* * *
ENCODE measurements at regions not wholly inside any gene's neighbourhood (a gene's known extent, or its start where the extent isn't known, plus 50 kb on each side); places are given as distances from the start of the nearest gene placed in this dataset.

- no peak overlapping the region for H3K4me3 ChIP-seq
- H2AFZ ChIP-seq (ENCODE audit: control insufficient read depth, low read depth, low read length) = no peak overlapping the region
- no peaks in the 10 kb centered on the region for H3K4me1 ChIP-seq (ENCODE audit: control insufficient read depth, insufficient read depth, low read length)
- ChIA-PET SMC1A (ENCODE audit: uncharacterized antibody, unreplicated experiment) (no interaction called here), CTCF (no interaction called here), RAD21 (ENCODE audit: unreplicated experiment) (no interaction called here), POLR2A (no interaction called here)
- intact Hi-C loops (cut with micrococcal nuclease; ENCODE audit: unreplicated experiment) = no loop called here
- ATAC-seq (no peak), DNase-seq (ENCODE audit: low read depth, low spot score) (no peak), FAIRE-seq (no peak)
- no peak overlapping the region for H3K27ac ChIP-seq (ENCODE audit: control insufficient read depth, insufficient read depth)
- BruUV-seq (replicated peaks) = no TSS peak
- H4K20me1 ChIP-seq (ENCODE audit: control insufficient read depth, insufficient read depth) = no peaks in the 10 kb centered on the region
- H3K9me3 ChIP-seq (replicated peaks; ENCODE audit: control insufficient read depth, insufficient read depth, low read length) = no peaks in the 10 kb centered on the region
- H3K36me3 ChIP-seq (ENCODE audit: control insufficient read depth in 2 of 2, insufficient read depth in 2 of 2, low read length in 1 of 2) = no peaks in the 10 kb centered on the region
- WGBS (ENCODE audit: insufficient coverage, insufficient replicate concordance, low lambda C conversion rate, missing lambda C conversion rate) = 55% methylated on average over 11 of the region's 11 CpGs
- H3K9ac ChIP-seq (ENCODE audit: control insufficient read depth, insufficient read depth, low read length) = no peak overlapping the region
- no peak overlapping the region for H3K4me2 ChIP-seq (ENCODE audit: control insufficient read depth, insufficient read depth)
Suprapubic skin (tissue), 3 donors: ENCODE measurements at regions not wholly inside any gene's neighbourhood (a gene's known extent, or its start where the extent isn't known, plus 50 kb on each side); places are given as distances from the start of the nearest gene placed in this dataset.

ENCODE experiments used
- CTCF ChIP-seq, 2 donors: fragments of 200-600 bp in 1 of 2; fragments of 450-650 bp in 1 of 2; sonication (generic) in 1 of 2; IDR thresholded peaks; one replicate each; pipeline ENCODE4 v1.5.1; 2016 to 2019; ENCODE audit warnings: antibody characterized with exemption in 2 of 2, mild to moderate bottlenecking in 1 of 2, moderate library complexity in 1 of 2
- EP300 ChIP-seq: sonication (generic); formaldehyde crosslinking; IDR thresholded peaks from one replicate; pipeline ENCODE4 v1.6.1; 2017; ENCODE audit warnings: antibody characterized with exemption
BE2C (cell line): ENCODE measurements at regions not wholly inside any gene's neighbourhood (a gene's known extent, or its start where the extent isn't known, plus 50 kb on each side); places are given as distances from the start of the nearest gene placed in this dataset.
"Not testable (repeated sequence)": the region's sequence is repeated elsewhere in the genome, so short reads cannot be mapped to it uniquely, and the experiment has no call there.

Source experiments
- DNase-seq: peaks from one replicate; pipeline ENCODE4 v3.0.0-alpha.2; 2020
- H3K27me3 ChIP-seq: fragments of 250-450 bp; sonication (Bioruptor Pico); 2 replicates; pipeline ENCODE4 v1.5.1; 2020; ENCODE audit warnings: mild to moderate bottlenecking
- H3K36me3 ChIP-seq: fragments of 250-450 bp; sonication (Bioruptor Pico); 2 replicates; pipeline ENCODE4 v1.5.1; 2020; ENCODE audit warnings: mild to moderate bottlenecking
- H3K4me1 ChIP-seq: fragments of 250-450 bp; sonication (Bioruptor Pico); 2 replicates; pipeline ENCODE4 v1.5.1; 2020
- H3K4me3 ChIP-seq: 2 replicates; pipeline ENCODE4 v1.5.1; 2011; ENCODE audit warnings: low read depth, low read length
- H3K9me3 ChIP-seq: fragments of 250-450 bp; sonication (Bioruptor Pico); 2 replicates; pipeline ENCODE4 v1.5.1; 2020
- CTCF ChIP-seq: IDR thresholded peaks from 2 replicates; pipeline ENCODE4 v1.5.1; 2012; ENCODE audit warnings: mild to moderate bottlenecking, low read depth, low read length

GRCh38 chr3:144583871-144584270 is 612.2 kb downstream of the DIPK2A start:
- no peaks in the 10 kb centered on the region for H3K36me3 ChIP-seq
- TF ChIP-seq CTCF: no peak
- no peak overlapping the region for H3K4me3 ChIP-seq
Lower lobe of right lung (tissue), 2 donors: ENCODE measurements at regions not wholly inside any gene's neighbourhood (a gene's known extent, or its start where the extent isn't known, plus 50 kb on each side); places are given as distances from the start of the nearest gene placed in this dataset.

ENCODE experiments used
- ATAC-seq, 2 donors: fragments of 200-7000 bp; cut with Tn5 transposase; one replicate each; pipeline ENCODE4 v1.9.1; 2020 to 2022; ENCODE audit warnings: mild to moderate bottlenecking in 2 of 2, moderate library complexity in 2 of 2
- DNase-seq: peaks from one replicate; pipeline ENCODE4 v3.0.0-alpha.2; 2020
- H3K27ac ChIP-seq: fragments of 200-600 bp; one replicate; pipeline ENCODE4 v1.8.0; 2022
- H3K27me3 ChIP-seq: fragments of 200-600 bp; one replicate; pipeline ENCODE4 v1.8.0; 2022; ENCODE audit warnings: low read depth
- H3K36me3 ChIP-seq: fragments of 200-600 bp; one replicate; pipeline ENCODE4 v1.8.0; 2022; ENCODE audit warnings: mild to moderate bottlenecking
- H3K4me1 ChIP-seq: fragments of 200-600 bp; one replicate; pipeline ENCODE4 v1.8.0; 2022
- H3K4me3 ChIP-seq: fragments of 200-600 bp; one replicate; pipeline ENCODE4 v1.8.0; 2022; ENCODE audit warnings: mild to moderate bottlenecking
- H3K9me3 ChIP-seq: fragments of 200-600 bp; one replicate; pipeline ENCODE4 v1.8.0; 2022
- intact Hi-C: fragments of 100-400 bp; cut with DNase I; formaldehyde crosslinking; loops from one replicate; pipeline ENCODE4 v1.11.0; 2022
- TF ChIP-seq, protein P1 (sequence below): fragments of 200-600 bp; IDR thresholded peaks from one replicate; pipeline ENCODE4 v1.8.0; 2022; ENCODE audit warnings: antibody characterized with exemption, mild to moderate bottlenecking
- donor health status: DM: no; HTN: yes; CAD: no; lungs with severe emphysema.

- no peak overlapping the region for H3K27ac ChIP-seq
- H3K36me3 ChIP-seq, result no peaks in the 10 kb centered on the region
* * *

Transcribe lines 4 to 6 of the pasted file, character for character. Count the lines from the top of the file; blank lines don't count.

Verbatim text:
- no peaks in the 10 kb centered on the region for H3K4me1 ChIP-seq (ENCODE audit: control insufficient read depth, insufficient read depth, low read length)
- ChIA-PET SMC1A (ENCODE audit: uncharacterized antibody, unreplicated experiment) (no interaction called here), CTCF (no interaction called here), RAD21 (ENCODE audit: unreplicated experiment) (no interaction called here), POLR2A (no interaction called here)
- intact Hi-C loops (cut with micrococcal nuclease; ENCODE audit: unreplicated experiment) = no loop called here